“To be released, the farm must have completed 100% depopulation and removal of birds, feed, bedding/manure and eggs… Initial virus removal and surveillance testing must also take place. If there are no positive surveillance results in the control area for 14 days after depopulation and virus clearance and all other requirements are met, the control area can be released,” a- she said in an email.

Earlier this month, Noll shared information on how the depopulation process was carried out on seven of the eight infected poultry farms in Lancaster County. In the majority of these cases, the method of depopulation was VSD+, an acronym used to refer to the process of stopping the ventilation of poultry buildings and adding heat to kill the birds. In at least one case, local birds were killed by foaming – covering poultry at ground level with a water-based foam to suffocate them.

“Both methods require the use of strict protocols. Subject matter experts are on hand for the entire process to ensure it is done correctly, quickly and humanely,” Noll said.

In most, if not all, cases, bird carcasses on infected farms were then composted — a process of layering carcasses and organic material, such as wood shavings, to create controlled decomposition, according to a carrier. USDA word.

On the newly liberated Lancaster County property, farm-specific conditions were conducive to the process being completed quickly, Herr said. Other affected farms have more complicated arrangements, meaning it will likely take longer for farmers to secure release, he said.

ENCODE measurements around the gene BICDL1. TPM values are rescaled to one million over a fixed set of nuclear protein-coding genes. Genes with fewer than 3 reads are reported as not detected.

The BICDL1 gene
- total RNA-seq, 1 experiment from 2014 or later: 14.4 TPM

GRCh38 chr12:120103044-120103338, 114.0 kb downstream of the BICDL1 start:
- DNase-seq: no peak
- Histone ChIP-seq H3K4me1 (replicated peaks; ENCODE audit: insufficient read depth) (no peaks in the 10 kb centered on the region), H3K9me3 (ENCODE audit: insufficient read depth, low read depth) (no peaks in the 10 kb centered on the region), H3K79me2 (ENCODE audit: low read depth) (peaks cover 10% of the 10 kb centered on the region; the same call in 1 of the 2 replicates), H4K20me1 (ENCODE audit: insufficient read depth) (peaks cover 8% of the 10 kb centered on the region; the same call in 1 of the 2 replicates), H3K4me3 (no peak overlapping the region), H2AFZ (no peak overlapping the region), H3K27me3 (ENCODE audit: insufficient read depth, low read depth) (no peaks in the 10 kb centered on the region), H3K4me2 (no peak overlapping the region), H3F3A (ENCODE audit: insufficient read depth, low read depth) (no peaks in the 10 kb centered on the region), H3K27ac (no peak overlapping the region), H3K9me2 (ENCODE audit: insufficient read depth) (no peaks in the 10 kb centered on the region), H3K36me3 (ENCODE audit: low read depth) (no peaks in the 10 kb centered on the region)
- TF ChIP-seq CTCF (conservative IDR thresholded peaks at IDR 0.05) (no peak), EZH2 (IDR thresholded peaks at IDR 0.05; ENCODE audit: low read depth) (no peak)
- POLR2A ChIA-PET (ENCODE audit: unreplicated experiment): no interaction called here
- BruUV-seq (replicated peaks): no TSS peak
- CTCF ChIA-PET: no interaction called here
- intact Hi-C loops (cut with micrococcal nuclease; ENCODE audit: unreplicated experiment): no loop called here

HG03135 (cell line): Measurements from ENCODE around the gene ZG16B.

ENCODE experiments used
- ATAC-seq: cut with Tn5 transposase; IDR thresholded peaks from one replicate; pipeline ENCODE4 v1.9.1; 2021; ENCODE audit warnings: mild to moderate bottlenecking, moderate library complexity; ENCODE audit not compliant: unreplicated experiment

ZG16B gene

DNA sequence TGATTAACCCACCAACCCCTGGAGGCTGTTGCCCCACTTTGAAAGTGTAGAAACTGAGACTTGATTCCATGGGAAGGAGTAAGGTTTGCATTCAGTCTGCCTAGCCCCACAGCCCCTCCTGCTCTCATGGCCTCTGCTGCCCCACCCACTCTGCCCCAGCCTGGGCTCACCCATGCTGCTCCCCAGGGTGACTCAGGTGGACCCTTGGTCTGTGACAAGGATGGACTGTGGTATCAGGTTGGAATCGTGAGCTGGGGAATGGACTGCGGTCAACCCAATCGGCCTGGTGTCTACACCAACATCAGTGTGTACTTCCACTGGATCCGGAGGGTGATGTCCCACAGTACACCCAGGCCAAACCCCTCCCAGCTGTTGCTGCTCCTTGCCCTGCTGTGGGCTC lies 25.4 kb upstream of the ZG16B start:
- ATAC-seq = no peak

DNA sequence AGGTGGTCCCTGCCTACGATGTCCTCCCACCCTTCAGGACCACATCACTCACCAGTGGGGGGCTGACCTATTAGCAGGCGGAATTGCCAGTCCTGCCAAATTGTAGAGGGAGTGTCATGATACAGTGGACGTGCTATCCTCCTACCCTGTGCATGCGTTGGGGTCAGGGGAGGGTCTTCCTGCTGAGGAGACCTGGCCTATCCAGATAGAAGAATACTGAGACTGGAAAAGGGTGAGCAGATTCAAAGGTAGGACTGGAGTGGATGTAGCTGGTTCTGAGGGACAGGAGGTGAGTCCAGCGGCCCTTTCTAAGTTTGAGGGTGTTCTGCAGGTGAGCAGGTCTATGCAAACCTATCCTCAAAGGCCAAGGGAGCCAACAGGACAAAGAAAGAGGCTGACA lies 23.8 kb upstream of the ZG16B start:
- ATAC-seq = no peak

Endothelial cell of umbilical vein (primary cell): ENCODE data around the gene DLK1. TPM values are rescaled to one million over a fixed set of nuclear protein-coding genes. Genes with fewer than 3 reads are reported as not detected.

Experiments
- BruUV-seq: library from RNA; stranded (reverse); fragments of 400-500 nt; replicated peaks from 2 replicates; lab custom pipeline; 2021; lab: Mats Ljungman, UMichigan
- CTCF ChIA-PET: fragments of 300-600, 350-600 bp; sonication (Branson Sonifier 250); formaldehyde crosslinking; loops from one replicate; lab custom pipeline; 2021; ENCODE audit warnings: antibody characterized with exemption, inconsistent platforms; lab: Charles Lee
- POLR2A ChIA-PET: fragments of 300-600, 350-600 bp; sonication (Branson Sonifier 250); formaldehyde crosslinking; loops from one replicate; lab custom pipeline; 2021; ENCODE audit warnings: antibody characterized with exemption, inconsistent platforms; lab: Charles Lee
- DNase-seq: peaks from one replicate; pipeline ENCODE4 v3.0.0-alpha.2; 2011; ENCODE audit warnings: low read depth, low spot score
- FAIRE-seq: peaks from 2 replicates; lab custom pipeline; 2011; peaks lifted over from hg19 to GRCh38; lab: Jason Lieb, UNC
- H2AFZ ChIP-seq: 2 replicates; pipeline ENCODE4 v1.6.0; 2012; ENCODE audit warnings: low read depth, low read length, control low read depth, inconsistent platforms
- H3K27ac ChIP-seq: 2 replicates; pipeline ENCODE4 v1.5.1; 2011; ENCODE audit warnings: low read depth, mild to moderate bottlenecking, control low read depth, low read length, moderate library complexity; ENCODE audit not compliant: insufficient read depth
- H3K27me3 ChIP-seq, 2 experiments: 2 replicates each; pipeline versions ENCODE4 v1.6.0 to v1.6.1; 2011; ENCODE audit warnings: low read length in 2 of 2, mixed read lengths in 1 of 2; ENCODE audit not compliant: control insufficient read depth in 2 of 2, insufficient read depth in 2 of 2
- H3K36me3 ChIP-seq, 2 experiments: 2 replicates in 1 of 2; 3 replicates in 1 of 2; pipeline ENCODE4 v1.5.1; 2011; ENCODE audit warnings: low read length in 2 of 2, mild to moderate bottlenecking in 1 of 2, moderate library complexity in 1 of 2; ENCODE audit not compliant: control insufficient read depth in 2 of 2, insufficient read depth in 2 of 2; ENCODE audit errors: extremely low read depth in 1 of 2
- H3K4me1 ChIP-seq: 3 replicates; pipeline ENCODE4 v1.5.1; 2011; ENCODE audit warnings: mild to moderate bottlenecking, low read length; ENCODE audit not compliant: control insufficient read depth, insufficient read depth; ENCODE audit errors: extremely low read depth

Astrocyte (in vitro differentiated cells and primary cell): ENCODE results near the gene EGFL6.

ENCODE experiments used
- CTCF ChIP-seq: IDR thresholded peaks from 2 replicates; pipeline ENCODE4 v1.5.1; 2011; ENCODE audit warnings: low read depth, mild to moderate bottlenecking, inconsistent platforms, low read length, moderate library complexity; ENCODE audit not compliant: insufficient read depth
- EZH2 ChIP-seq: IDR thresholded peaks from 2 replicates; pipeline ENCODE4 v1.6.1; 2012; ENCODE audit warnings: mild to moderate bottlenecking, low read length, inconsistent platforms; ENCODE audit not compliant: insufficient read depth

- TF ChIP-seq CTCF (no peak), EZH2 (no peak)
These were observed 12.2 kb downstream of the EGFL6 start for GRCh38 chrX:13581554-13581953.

The recently liberated Lancaster County farm was not the first infected in the county.

Since mid-April, the virus has infected 15 commercial poultry flocks in Pennsylvania – the other seven in Berks County – affecting 4,243,400 birds, a combination of ducks and chickens, both layers and broilers, according to the USDA.

The local cases are part of a larger outbreak that has infected 338 commercial or domesticated backyard flocks in 35 states, affecting 37.95 million birds, according to the USDA.

In rare cases, humans have contracted bird flu, but experts including the US Centers for Disease Control and Prevention have said this outbreak poses a low risk to people.